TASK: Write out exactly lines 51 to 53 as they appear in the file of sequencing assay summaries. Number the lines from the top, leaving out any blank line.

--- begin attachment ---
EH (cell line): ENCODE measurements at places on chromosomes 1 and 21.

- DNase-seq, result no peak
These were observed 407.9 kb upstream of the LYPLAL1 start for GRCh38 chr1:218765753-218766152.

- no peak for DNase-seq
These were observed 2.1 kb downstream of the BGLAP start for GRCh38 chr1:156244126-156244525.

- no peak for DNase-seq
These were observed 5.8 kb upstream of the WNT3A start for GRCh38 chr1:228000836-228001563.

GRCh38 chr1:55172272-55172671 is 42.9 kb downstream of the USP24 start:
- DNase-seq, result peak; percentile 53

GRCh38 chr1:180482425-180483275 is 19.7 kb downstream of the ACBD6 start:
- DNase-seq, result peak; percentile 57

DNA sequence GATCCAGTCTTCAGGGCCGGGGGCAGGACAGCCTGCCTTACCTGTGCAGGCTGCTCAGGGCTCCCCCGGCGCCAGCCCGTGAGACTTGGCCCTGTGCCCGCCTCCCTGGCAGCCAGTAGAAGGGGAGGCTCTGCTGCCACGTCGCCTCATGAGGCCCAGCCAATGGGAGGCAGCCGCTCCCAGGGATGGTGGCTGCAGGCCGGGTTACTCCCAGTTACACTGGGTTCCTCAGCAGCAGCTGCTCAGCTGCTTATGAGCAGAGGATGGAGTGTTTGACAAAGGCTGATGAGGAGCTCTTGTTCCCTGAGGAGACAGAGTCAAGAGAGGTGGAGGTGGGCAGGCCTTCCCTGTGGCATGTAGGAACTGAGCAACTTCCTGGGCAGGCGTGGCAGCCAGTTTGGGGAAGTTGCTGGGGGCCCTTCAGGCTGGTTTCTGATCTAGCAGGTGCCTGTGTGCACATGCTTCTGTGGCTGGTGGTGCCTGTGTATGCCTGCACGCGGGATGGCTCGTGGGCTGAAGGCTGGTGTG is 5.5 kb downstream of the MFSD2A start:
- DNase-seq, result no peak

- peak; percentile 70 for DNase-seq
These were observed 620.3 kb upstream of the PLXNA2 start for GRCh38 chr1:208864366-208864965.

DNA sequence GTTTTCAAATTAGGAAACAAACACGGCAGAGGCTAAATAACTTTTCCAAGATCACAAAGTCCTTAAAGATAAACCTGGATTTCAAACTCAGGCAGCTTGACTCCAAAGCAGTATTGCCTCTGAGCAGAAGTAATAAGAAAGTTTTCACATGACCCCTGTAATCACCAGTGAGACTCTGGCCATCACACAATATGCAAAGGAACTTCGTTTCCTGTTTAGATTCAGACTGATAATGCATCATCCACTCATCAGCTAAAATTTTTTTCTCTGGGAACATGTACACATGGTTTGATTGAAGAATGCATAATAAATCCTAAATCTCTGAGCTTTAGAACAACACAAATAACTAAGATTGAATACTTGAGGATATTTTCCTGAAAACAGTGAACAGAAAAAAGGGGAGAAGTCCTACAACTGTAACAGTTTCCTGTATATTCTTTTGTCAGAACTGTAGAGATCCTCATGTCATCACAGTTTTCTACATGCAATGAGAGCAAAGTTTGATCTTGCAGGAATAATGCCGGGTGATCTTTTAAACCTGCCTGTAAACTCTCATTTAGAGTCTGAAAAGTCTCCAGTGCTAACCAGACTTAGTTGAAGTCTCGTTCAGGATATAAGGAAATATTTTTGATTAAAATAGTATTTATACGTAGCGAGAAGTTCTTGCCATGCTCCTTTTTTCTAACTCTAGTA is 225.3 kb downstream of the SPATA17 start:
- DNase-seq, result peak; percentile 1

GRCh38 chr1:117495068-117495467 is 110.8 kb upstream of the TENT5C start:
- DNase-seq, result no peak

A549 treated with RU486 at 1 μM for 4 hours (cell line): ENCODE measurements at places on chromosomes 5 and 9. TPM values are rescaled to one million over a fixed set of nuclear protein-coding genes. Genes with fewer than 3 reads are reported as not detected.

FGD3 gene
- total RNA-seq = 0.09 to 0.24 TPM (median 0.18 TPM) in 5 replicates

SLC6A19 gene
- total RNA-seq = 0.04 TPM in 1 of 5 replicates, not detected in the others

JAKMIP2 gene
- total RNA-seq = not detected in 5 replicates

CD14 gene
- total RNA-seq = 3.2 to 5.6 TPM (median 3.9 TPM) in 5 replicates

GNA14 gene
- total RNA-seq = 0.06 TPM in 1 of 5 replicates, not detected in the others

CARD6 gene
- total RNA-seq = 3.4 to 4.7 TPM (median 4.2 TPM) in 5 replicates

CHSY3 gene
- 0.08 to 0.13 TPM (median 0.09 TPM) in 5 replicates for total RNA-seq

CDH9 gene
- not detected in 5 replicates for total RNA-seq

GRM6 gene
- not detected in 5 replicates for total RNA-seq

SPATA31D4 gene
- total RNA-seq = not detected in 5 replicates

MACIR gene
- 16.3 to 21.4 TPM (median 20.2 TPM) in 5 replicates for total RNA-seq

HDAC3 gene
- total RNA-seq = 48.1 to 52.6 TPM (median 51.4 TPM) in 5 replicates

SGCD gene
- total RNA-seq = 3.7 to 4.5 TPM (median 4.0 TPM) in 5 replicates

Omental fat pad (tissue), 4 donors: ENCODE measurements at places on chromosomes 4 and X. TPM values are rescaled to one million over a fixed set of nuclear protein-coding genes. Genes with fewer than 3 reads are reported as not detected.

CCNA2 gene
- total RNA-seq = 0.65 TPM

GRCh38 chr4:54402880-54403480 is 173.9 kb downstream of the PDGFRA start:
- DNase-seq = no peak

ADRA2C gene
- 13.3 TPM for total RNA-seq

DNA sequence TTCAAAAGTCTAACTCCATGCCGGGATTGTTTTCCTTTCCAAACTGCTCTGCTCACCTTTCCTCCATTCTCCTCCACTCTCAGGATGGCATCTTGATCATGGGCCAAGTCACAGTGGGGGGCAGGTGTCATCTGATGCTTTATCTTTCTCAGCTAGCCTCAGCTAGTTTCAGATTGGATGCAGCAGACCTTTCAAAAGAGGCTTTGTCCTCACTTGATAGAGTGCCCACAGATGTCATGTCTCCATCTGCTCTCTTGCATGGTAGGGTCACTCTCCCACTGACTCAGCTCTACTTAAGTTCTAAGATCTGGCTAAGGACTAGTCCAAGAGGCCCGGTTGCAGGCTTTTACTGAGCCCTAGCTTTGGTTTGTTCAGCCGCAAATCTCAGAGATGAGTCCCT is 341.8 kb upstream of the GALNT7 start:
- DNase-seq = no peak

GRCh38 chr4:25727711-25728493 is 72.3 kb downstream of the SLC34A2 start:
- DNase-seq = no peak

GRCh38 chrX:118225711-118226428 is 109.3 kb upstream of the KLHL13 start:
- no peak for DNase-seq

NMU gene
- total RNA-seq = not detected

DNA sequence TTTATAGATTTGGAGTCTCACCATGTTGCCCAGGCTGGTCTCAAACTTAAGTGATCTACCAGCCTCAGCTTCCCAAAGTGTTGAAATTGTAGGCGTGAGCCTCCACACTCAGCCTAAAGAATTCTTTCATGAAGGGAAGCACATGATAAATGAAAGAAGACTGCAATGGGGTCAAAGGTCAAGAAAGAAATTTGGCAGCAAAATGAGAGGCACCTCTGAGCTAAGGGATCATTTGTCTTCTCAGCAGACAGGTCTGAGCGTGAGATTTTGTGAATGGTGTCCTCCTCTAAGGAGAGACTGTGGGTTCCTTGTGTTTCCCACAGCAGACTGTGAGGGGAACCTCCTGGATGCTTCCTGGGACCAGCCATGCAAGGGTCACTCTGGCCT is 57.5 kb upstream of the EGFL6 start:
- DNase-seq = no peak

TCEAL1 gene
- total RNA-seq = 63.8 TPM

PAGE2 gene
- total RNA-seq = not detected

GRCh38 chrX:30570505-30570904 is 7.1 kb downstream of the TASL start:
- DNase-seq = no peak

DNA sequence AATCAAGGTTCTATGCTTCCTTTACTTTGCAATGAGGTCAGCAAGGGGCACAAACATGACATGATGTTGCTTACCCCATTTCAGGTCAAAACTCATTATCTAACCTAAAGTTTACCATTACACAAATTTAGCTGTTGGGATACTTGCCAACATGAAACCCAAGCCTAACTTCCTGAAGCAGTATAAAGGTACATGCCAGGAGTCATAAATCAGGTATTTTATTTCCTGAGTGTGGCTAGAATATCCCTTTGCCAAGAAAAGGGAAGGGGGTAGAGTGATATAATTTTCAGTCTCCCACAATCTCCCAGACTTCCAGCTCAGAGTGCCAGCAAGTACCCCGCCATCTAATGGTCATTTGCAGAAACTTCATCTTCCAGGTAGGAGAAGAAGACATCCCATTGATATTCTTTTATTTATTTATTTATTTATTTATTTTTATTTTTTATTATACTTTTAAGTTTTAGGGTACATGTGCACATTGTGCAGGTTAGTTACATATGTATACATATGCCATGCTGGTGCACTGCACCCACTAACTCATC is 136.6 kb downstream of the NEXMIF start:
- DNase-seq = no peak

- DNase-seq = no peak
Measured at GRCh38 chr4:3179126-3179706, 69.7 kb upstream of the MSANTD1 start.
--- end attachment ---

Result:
- DNase-seq = no peak

ADRA2C gene
- 13.3 TPM for total RNA-seq